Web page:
By Anica Padilla

DOUGLAS COUNTY, Colo. (CBS4) — A bear and her rambunctious cubs enjoyed some serious play time in a water tank in the Highlands Ranch Backcountry Wilderness Area — and a trail camera captured some adorable moments.

(credit: Highlands Ranch Backcountry Wilderness Area)

The mother bear seemed content to sit back and soak, while the cubs splashed, wrestled and played with each other.

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The cubs did take a break from their antics every so often to stop and “chat” with mom.

(credit: Highlands Ranch Backcountry)

At one point, they all came together for what looks like a nice cuddle session.

(credit: Highlands Ranch Backcountry)

MORE PHOTOS: Family Of Bears Splashes, Soaks And Cuddles In Water Tank

“There has been a major increase in the number of wild creatures enjoying the Backcountry Wilderness Area’s habitat … including this family of bears enjoying a not-so-calm soak in one of our water tanks,” officials wrote on Facebook. “And, it is not just the bears enjoying our 26 water resources. It’s the birds, squirrels, raccoons, porcupines, hawks, falcons, eagles, even mice using our tanks for water. It’s the deer, elk, bobcats, and mountain lions.”

(credit: Highlands Ranch Backcountry)

Officials with Highlands Ranch Backcountry said the wildlife has been behaving differently since they added more water resources to the habitat.

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“As we’ve added water resources and improved habitat, we have noticed a plethora of changes in wildlife behavior, patterns, use of certain areas, and more positive impacts— ESPECIALLY in years like 2020, where many traditional water resources throughout the surrounding area do not exist due to the severe drought we are experiencing.”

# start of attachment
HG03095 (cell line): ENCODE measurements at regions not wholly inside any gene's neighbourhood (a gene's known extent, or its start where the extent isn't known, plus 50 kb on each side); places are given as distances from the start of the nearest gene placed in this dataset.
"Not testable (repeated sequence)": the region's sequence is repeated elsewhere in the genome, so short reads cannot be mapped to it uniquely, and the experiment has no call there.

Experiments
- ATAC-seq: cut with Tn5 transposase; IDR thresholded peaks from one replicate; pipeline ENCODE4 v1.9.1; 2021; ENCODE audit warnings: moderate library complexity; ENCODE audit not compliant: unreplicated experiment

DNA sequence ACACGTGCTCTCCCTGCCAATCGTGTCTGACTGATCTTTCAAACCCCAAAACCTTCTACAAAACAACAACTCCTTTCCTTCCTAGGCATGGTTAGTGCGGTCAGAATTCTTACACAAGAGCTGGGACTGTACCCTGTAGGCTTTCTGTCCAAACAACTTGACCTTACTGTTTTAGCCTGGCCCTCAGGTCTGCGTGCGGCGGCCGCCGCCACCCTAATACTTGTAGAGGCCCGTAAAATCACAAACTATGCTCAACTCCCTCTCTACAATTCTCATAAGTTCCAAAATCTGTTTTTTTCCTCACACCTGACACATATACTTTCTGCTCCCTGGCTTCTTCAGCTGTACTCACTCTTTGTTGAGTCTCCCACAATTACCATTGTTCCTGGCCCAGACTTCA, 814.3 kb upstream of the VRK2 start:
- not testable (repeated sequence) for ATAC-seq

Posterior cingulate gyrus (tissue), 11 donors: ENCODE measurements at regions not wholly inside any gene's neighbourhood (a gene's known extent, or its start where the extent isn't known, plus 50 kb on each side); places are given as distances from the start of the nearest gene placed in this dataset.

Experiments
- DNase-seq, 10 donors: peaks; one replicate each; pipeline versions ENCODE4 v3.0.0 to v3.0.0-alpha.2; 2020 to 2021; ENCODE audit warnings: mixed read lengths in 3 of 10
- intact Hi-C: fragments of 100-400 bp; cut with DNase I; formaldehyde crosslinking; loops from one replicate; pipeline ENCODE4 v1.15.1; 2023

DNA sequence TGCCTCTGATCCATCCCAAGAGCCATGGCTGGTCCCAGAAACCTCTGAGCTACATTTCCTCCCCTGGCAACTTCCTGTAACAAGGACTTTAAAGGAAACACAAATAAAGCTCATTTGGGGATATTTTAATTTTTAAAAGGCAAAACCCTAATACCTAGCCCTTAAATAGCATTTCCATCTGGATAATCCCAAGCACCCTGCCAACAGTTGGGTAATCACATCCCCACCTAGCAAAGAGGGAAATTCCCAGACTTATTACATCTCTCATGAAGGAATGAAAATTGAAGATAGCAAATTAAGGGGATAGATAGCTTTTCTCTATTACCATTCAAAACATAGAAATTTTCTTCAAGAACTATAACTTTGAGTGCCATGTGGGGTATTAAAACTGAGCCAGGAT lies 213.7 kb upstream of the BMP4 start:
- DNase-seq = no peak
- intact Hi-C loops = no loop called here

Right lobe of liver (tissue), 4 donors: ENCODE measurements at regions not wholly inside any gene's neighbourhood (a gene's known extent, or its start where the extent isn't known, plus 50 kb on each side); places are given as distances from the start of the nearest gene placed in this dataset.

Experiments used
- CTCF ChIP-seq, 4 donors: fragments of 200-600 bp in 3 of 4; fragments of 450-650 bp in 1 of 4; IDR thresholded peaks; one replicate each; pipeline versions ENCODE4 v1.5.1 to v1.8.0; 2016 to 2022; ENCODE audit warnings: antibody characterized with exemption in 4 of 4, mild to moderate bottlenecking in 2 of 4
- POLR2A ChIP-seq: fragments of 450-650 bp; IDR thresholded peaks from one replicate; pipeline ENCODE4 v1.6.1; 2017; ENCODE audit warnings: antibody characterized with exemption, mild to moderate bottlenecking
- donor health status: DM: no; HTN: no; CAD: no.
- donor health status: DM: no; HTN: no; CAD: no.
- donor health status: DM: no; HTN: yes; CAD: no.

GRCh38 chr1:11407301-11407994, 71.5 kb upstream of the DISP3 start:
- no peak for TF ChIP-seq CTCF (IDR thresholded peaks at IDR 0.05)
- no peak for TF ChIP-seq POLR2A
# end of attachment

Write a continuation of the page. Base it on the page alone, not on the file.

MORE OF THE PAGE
Officials said they are seeing more bears than ever this year.

“We like to think by making the Backcountry a happy home, they are less likely to wander into neighborhoods,” officials stated. “Good for us and good for the bears.”

Highlands Ranch Backcountry has 26 total water resources spread throughout the 13-square-mile area — and they have cameras on about 90 percent of those water resources.

Officials say the pictures tell them a lot about the local wildlife — their patterns, health, important/sensitive dates, populations, species and so much more.

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If you want to support their conservation efforts and help them continue to improve the habitat, you can make a donation to the 501c3 nonprofit, the Backcountry Conservation & Education Fund, by clicking here.

Anica Padilla